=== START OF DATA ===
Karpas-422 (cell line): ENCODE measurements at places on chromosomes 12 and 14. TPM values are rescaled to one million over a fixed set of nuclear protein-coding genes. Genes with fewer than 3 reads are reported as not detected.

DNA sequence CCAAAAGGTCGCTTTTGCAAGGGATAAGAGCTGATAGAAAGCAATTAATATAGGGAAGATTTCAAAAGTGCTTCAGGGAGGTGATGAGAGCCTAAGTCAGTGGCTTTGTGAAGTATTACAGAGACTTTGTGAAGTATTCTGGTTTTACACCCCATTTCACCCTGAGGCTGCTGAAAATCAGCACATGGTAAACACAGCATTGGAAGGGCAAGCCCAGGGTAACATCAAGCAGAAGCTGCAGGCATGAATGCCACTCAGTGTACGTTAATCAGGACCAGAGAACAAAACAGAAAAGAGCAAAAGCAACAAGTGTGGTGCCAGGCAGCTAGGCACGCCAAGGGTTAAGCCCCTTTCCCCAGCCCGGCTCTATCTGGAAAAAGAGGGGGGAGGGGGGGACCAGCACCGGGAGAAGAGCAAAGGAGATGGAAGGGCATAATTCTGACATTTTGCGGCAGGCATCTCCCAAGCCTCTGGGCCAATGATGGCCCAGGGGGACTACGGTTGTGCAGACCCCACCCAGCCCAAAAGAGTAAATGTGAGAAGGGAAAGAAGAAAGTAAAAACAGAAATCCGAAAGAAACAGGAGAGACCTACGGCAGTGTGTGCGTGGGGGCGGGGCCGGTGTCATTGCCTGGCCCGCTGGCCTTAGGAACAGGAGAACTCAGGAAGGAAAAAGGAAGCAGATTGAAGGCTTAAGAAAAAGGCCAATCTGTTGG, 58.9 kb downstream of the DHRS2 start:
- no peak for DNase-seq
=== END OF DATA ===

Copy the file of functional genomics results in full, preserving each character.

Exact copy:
Karpas-422 (cell line): ENCODE measurements at places on chromosomes 12 and 14. TPM values are rescaled to one million over a fixed set of nuclear protein-coding genes. Genes with fewer than 3 reads are reported as not detected.

DNA sequence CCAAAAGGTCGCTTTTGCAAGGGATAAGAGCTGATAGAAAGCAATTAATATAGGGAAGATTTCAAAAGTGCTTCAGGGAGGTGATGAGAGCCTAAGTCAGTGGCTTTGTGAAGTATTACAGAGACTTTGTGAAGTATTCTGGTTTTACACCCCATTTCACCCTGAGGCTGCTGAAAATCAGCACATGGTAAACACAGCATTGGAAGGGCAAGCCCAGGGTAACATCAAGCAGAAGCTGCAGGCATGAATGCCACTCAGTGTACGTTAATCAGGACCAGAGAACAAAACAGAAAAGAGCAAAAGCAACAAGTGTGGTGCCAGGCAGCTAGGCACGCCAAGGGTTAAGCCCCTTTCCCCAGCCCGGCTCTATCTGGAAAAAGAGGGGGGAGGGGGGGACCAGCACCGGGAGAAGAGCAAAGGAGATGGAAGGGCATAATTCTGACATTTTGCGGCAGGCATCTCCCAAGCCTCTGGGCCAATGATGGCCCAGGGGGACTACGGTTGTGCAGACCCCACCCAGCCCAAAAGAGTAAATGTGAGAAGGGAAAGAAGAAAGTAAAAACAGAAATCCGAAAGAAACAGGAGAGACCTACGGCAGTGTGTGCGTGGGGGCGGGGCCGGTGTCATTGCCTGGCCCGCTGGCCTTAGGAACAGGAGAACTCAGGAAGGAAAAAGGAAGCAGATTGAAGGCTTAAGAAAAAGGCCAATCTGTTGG, 58.9 kb downstream of the DHRS2 start:
- no peak for DNase-seq